Halloween is still three months away, but the owls are out and about.
I discovered this when a friend called to report a family of barred owls in her yard. It consisted of one adult and two youngsters. This was a new event and is one more illustration of how this owl’s territory has been expanding for many years now. Charlotte was excited about the owls’ visit, but I played the part of a killjoy. She described the young as “cute” and kind of “cuddly-looking.” They are anything but cuddly, but of course they are cute. All young animals are. Just the same, these are raptors and fierce hunters.
Barred owls will eat just about anything they can catch, including not-so-small mammals like foxes and opossums. When it comes to humans, it’s a little different. They aren’t particularly afraid of people. I saw my first barred owl in West Virginia, at a campground in a mountain forest. One of these owls took up a perch in a medium-size tree behind our cabin. You could watch it during the day and also often hear it. Instead of the well-known, “who-cooks-for-you?” it gave out a screeching cry that made your hair stand on end. I’ve heard that same call in the Cascade foothills this side of Ellensburg
While this owl may not look upon people as prey, they will attack a person who gets too close to their nesting territory or young. When Charlotte said she could probably walk right up to the fledglings and get a photograph, I was anything but enthusiastic. The late Eric Hosking, a well-known wildlife photographer, lost his eye to a tawny owl. He didn’t blame the bird. He was too close to its nest and young.
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Charlotte knows all of this, and I know she won’t try to get too involved with these creatures. She was wanting only to share what was a special experience and make me understand how charming the young ones were. I would probably react in the same way. How could you not be charmed by two fluffy teenage owlets? Just the way they sat on the branch where their parent had parked them was special. They were snuggled tightly against one another, but one sat facing in one direction and the other faced the opposite way. Add to this the way owls swivel their heads almost all the way around and you know they are seeing everything.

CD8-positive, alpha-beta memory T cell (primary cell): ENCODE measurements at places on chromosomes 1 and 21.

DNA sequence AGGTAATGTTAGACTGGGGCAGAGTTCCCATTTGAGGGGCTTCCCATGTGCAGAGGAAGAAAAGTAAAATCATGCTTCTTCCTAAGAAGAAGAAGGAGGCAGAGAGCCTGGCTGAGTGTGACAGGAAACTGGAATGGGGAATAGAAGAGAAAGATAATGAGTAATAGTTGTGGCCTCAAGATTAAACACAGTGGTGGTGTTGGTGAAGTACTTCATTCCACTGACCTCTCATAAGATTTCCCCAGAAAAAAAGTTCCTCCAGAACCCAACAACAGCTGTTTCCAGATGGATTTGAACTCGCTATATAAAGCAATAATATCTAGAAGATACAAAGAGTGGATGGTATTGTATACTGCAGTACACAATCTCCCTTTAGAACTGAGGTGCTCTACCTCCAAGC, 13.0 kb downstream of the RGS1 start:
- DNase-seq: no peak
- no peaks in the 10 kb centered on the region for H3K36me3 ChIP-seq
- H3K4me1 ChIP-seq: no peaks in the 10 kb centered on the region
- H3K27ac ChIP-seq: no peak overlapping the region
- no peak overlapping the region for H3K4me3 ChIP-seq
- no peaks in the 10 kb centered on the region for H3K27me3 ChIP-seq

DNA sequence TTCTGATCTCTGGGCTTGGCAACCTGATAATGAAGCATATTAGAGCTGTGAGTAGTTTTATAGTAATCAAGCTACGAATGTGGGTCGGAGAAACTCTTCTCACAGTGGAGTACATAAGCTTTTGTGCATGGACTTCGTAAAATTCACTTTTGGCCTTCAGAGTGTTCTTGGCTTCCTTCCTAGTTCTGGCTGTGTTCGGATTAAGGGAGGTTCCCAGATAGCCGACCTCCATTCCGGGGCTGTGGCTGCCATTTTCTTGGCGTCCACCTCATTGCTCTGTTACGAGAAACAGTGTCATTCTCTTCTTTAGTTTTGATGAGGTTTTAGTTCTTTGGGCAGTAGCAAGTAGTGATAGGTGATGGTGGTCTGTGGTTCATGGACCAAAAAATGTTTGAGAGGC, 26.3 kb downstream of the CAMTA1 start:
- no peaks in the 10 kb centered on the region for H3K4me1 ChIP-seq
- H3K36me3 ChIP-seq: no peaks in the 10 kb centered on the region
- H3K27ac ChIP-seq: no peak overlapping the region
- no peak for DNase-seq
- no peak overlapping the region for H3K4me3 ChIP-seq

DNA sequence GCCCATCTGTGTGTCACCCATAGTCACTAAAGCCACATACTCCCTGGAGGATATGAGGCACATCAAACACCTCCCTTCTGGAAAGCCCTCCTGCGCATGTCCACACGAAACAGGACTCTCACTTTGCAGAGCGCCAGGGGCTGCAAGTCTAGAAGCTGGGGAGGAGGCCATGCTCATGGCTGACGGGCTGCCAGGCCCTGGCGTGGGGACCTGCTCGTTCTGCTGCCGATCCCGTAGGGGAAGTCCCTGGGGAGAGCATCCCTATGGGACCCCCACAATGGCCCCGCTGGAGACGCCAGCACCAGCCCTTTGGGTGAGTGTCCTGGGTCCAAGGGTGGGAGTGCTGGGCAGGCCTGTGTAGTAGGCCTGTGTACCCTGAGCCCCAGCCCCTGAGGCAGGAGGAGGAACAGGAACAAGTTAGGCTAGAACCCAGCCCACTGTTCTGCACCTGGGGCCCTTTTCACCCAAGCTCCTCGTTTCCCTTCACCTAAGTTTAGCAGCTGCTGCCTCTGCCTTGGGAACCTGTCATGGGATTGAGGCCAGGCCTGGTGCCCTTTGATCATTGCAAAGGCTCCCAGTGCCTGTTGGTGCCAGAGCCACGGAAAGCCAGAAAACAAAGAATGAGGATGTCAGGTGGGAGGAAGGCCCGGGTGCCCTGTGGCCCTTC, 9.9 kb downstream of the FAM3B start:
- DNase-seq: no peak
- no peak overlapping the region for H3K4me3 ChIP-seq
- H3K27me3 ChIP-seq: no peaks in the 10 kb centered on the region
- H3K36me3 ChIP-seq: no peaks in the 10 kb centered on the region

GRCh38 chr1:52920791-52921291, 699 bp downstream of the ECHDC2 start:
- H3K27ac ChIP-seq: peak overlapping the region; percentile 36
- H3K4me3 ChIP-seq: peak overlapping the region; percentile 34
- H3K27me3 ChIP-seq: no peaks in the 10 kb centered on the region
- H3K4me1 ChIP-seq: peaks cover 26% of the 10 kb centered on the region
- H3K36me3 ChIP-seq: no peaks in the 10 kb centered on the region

Historically speaking, barred owls were inhabitants in the eastern forests of North America. They began moving westward in the late 20th century, and the move was dramatic. “Birds of Washington: Status and Distribution,” by Wahl, Tweit and Mlodinow, contains some interesting statistics on this owl. They were first recorded in Washington in 1965, but there is the suggestion that they were here even before then. This record was from Pend Oreille County in the eastern part of the state. The first recorded sighting for Western Washington was in 1972. The first confirmed nesting was in 1975 in Skagit County. They reached our coast and the San Juan Islands in the 80s.
Even though this westward expansion of barred owls meant they had crossed the country from Maine to Washington, there were plenty of areas that hadn’t heard or seen them. That doesn’t seem the case today. Most of us, whether we live in rural and forested areas or near urban and suburban parks and other wooded areas, stand a good chance of seeing and/or hearing this owl in our neighborhood. Charlotte’s yard will probably continue to be home to a barred owl family. It’s going to be interesting to see how things progress, and we don’t have to wait until Halloween.
Write to Joan Carson at P.O. Box 217, Poulsbo, WA 98370. Include a self-addressed, stamped envelope for a reply. Or email firstname.lastname@example.org.